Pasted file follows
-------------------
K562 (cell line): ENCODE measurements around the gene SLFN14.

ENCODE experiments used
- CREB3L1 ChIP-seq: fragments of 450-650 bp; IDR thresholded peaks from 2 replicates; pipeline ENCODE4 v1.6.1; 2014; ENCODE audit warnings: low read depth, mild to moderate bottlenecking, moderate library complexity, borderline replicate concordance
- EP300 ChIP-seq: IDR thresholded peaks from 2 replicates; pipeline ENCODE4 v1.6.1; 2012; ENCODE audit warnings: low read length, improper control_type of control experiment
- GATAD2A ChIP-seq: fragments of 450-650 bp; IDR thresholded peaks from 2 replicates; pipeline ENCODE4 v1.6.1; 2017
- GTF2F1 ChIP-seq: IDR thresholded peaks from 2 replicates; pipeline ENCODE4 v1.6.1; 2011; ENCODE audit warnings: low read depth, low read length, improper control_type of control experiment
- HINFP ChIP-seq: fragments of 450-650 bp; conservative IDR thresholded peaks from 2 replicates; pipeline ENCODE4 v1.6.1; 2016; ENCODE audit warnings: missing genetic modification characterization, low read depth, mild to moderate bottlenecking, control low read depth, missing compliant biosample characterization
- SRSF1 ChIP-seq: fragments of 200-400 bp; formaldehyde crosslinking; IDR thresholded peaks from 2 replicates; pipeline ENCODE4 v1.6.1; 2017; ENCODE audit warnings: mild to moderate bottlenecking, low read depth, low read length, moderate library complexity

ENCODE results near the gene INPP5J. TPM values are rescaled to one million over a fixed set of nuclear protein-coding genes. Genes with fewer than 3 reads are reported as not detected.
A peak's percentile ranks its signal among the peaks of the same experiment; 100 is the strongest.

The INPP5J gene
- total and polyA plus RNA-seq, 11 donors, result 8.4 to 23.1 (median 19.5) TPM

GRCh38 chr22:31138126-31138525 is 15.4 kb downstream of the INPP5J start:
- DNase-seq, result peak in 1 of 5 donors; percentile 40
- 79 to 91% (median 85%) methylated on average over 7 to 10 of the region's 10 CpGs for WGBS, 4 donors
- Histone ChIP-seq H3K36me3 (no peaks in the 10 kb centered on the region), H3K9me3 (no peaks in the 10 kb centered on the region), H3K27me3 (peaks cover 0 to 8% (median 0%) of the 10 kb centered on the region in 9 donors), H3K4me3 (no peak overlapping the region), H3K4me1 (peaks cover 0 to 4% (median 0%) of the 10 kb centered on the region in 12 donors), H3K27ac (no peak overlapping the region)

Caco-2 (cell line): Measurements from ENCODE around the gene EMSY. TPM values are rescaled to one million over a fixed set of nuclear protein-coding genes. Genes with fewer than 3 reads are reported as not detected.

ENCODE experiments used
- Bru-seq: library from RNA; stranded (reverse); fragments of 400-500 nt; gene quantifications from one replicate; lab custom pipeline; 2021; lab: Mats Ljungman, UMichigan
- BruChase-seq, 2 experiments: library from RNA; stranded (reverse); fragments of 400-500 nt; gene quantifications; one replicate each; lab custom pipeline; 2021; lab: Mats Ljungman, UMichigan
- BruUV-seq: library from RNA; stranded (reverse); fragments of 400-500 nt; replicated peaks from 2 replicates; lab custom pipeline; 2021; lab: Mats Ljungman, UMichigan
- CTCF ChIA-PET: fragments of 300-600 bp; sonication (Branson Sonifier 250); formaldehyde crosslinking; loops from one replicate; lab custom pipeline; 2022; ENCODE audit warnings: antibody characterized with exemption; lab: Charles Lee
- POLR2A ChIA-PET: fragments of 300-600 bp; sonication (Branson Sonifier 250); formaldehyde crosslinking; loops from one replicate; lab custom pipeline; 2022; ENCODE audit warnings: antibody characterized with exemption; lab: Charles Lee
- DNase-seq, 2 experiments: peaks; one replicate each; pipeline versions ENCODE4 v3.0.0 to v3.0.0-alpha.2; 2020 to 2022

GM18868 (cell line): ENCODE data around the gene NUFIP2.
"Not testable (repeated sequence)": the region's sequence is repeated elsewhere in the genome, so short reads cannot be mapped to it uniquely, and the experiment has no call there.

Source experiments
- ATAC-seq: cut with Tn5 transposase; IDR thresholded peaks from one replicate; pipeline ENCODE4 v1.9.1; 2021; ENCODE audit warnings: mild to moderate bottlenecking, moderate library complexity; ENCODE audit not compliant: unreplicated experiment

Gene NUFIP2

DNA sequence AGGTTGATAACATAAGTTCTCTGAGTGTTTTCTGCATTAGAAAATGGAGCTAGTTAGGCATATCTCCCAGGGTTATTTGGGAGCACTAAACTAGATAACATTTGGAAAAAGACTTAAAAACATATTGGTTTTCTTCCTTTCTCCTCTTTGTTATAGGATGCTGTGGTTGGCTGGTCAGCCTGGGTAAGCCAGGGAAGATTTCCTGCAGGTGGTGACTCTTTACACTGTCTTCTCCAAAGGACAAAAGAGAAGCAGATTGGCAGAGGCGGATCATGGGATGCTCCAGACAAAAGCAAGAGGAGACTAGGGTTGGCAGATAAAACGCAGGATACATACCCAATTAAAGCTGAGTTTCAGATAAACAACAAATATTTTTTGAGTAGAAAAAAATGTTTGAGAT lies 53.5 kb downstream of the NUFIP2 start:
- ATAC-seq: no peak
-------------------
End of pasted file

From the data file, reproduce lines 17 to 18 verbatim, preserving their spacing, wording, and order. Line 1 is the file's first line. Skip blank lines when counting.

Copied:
Caco-2 (cell line): Measurements from ENCODE around the gene EMSY. TPM values are rescaled to one million over a fixed set of nuclear protein-coding genes. Genes with fewer than 3 reads are reported as not detected.

ENCODE experiments used